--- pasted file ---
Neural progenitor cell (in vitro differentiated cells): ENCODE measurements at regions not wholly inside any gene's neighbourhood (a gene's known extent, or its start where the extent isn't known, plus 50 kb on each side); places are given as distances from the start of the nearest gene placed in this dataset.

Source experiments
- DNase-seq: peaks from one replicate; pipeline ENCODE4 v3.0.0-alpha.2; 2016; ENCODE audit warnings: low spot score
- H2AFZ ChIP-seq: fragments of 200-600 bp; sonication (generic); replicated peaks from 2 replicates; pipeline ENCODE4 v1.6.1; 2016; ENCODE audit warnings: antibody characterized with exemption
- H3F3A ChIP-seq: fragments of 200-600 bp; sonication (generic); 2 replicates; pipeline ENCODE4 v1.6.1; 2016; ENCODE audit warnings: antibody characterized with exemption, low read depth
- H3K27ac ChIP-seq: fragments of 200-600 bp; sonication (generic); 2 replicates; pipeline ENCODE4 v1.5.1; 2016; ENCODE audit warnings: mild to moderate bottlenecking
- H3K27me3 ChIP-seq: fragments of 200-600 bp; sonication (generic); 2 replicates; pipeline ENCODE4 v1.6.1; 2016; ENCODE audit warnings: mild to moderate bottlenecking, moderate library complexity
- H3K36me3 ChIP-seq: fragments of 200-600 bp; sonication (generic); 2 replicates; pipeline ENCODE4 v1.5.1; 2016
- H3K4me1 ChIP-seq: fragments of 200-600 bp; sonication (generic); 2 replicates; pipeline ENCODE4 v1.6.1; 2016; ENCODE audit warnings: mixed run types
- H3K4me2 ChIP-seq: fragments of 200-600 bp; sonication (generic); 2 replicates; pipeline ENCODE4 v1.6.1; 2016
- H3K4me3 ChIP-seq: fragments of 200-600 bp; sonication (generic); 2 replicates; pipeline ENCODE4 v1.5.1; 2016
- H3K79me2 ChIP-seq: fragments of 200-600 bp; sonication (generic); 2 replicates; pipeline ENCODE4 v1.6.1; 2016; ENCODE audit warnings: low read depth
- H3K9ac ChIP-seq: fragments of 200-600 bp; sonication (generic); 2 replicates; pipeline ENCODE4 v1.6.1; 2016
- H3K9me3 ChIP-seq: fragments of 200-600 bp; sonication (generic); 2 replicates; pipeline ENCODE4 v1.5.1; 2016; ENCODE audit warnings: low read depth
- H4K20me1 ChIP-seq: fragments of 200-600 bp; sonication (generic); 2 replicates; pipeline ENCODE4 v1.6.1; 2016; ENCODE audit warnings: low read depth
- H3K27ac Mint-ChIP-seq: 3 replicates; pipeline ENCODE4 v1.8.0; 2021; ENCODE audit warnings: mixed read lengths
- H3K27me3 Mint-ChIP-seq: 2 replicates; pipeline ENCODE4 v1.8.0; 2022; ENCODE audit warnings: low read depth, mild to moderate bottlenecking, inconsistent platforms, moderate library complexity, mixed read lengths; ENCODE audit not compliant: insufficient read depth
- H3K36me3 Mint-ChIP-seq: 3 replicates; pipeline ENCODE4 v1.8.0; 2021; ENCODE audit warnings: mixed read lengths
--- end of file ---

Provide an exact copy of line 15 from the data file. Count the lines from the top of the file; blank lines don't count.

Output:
- H4K20me1 ChIP-seq: fragments of 200-600 bp; sonication (generic); 2 replicates; pipeline ENCODE4 v1.6.1; 2016; ENCODE audit warnings: low read depth